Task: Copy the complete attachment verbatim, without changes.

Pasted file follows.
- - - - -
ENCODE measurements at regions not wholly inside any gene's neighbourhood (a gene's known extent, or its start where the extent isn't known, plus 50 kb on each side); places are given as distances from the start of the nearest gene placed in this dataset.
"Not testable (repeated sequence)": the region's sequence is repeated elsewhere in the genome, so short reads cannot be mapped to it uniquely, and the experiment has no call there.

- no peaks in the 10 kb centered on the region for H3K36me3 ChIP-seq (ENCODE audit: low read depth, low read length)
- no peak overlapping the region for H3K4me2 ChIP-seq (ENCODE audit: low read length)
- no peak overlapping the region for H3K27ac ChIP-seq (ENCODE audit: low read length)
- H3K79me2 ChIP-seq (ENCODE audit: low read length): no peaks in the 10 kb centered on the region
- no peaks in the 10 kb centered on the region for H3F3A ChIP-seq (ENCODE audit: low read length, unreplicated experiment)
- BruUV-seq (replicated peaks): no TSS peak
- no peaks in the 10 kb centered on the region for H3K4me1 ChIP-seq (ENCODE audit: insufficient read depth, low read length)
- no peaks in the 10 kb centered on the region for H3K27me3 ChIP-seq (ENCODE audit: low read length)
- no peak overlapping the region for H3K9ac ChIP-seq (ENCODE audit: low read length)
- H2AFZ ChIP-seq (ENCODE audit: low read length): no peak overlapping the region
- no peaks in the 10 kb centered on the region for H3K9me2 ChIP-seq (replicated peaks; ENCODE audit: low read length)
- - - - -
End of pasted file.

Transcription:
ENCODE measurements at regions not wholly inside any gene's neighbourhood (a gene's known extent, or its start where the extent isn't known, plus 50 kb on each side); places are given as distances from the start of the nearest gene placed in this dataset.
"Not testable (repeated sequence)": the region's sequence is repeated elsewhere in the genome, so short reads cannot be mapped to it uniquely, and the experiment has no call there.

- no peaks in the 10 kb centered on the region for H3K36me3 ChIP-seq (ENCODE audit: low read depth, low read length)
- no peak overlapping the region for H3K4me2 ChIP-seq (ENCODE audit: low read length)
- no peak overlapping the region for H3K27ac ChIP-seq (ENCODE audit: low read length)
- H3K79me2 ChIP-seq (ENCODE audit: low read length): no peaks in the 10 kb centered on the region
- no peaks in the 10 kb centered on the region for H3F3A ChIP-seq (ENCODE audit: low read length, unreplicated experiment)
- BruUV-seq (replicated peaks): no TSS peak
- no peaks in the 10 kb centered on the region for H3K4me1 ChIP-seq (ENCODE audit: insufficient read depth, low read length)
- no peaks in the 10 kb centered on the region for H3K27me3 ChIP-seq (ENCODE audit: low read length)
- no peak overlapping the region for H3K9ac ChIP-seq (ENCODE audit: low read length)
- H2AFZ ChIP-seq (ENCODE audit: low read length): no peak overlapping the region
- no peaks in the 10 kb centered on the region for H3K9me2 ChIP-seq (replicated peaks; ENCODE audit: low read length)